Harrisons change their menus twice per year. No sooner have they joined us, than February will be upon us, heralding a menu change. Once the draft menu is issued, I will check this over and make my suggestions in order for it to be finalised. Watch this space.
This half term, the children will be focussing on in PHSE and assemblies, the Pegasus Value, ‘We have good manners’. In KS2, I described to the children that manners are ‘social oil’. What I meant by that, was that without manners and courtesy, the social machine would start to make horrible grinding noises, as relationships between people began to grate.
Manners lubricate each and every social situation: pleases and thank yous, respecting elders and others, thinking of others before yourself, active listening, turn taking, not speaking with your mouth full, eating with a knife and fork, not just leaving the table- this list goes on. As I write these words, my own children come to mind! The teaching and learning of manners is just like any other learning- some children (and adults) demonstrate good manners seemingly with no trouble at all, whilst some keep needing to remember and practise over and over again.
I’m glad we are focussing on manners this half term- children and adults with good manners are always noticed for all the right reasons.
Our Fundamental British Value this half term is Tolerance. We are learning what tolerance is, what should be tolerated in a fair and just society, and in what situations, what should not be tolerated. As the children get older, they are more able to consider on a deeper level, such concepts as tolerance.
Word of the Week
This week’s word is IGLOO. Based on an inuit word, igloo comes from iglu, meaning a domed house made from snow.
Team Points (Pupil Reward Points)
Remember that everyone at Atwood believe in the Terrific Trio- Kind Words, Kind Thoughts, Kind Actions and for that, the children are rewarded. The first key milestone for a pupil is to reach 50 Pupil Reward Points because they will be awarded a £5 Book Token in Celebration Assembly, as we also wish to promote the love of reading at Atwood. Each pupil has been assigned to a Team or House. These are Air, Earth, Fire and Water. All Pupil Reward Points also contribute to the Team Points each week.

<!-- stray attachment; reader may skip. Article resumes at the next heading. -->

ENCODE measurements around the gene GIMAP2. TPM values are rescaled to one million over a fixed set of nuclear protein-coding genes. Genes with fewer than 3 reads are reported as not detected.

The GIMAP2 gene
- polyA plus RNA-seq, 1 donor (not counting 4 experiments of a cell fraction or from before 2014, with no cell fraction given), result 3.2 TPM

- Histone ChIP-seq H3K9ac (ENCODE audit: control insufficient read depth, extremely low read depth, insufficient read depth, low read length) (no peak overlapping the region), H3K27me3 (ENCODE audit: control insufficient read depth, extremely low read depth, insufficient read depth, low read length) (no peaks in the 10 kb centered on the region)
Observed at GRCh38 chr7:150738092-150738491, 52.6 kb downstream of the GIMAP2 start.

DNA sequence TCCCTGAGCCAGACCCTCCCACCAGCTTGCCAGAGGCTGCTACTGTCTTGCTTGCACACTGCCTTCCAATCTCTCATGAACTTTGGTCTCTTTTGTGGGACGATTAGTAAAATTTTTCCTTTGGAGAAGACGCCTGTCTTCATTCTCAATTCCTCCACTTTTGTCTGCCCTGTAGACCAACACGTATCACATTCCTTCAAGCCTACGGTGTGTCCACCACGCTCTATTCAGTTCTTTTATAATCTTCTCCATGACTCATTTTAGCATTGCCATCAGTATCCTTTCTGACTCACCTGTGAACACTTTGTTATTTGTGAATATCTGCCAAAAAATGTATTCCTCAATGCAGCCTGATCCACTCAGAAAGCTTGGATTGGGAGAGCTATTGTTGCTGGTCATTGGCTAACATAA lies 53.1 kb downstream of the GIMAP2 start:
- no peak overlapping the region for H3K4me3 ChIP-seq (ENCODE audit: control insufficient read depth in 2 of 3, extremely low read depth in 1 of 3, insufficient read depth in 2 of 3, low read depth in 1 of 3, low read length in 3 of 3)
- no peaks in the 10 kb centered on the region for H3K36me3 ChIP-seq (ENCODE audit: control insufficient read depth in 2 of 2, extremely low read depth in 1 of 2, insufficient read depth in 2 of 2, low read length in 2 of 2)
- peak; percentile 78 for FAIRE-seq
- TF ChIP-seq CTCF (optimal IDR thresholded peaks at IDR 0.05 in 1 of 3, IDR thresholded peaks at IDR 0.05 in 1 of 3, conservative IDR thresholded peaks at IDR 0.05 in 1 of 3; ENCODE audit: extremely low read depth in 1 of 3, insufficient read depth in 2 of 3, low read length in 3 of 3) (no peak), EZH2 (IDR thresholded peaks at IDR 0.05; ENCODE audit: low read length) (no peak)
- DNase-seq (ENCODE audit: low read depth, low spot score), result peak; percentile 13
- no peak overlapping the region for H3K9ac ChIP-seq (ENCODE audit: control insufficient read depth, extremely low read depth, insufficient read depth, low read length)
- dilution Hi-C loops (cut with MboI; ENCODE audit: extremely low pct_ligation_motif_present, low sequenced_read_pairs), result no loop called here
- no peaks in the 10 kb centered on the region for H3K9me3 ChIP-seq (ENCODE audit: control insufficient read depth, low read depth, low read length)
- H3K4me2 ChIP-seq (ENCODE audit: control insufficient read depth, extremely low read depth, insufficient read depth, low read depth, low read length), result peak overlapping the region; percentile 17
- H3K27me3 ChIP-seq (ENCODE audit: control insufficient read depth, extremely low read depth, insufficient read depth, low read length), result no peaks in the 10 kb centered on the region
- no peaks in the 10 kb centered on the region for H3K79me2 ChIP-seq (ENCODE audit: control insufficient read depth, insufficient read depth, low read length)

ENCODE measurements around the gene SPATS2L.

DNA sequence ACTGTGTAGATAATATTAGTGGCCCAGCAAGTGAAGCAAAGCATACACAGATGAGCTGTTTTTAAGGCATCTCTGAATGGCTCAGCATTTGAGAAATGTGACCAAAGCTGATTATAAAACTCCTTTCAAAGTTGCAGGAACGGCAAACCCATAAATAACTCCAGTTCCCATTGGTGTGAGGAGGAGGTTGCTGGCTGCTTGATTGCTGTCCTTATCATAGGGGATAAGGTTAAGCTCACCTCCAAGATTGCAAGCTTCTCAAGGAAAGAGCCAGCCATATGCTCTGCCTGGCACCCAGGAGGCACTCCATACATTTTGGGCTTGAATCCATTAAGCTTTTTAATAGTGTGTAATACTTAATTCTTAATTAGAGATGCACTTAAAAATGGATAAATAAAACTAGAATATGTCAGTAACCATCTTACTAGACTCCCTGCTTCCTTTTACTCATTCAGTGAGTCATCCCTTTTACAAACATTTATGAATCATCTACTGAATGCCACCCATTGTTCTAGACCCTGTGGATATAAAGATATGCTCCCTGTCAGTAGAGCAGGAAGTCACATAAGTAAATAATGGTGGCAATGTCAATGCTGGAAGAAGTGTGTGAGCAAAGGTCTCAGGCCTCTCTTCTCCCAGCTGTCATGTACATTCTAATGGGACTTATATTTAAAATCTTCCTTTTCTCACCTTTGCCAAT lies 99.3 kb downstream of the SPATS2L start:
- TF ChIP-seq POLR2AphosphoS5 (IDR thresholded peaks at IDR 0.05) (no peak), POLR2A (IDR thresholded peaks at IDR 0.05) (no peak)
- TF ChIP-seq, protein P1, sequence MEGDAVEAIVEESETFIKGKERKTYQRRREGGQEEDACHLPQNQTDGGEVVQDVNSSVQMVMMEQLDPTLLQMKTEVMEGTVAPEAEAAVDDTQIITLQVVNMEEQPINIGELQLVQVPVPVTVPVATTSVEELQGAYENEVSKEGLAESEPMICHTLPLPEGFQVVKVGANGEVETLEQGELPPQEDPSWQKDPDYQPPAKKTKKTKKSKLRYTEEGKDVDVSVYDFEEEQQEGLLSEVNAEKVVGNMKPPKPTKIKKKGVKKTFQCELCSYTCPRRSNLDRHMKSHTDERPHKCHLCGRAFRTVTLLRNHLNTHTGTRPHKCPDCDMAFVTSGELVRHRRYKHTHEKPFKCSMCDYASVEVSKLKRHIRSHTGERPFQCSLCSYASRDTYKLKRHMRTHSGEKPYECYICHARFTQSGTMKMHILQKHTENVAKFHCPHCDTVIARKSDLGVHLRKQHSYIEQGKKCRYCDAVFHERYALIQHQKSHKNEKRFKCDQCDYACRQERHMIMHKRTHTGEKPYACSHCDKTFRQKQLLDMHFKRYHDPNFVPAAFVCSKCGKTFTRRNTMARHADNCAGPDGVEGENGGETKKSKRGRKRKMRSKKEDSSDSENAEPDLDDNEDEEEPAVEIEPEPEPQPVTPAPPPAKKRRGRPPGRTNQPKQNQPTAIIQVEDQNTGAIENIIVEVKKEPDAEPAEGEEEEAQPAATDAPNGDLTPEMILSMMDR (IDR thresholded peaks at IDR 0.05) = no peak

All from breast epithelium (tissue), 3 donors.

Here are the all important totals for the term so far:
Congratulations to AIR who have won the Team Points Competition for the second week of the Spring Term
Why not head over to the Pupil Reward Points website? https://www.pupilrewardpoints.co.uk
With those holiday adverts all over the TV at the moment, just a polite notice to families- we do not authorise holidays in term time. Children are expected to attend school for 190 days per year leaving plenty of holiday time for those summer vacays!
Attendance is important. After all, children only have one opportunity to go to school, don’t they? As a rule of thumb, we expect children to attend school at least 95% of the time. Here are the Attendance figures for this week:
|Week Ending 6th January||Week Ending 13th January|
|Infants (highest)||Blue 100%||Blue & Green 100%|
|Juniors (highest)||5G and 4T 100%||6SB 100%|
|Whole School (weekly)||97.5%||97.7%|
|Whole School (year to date)||94.5%||94.6%|
Forthcoming dates with newly added items in BOLD
Friday 20th January- PAT poetry competition @ WHJUN
Saturday 21st January- SLH Cross Country Races
Tuesday 24th January- Class Reps Meeting- 2pm at Atwood
Thursday 26th January- Year 2 Post Box Trip
Thursday 26th January- Netball match vs Greenvale (home)
Friday 27th January- LAC or AFC event- 2pm-3pm
Thursday 2nd February- Netball match vs Forestdale (home)
Friday 3rd February- Mums and Female Carers’ Number Day
Tuesday 7th February- Year 2- Superhero Day
Tuesday 7th February- Netball match vs Gresham (away)
Tuesday 7th February- Safer Internet Day
Thursday 9th February- Netball match vs Selsdon (home)
Friday 10th February- Last day before the half term holiday
Monday 20th February- Pupil and staff return after the half term holiday
Wednesday 22nd February- Year 6 Dental Screening
Week commencing 27th February- Book Week
Monday 27th February- Author Visit- Dan Freedman author of Unstoppable
Week commencing 6th March- Whitgift Primary Project for Year 5
Saturday 11th March- Farthing Downs Cross Country Race
Week commencing 13th March- Science Week- Our Theme is CONNECTIONS
Tuesday 14th March- KS1 Science Wizards Workshop
Thursday 16th March- KS2 Science Wizards Workshop
Saturday 18th March- SLH Cross Country Races
Monday 20th to Wednesday 22nd March- Year 5 Residential to Carroty Wood
Friday 31st March- Last day of the Spring Term- School finishes and 1.30pm
Monday 17th April- Children return from the Easter holidays
Friday 21st July- Last day of Summer Term closing at 1.30pm
To note, all of the ATW dates are on the calendar and so please click on this link to find them: https://www.pegasusacademytrust.org/events-calendar?school=ATW